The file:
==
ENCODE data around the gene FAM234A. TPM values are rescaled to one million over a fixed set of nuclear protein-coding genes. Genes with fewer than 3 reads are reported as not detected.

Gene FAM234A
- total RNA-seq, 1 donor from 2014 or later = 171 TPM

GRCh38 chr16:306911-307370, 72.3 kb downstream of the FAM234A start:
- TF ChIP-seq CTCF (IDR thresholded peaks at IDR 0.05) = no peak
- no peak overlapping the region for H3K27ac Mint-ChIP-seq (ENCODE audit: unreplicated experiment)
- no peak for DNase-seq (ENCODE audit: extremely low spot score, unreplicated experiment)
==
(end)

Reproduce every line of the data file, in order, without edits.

ENCODE data around the gene FAM234A. TPM values are rescaled to one million over a fixed set of nuclear protein-coding genes. Genes with fewer than 3 reads are reported as not detected.

Gene FAM234A
- total RNA-seq, 1 donor from 2014 or later = 171 TPM

GRCh38 chr16:306911-307370, 72.3 kb downstream of the FAM234A start:
- TF ChIP-seq CTCF (IDR thresholded peaks at IDR 0.05) = no peak
- no peak overlapping the region for H3K27ac Mint-ChIP-seq (ENCODE audit: unreplicated experiment)
- no peak for DNase-seq (ENCODE audit: extremely low spot score, unreplicated experiment)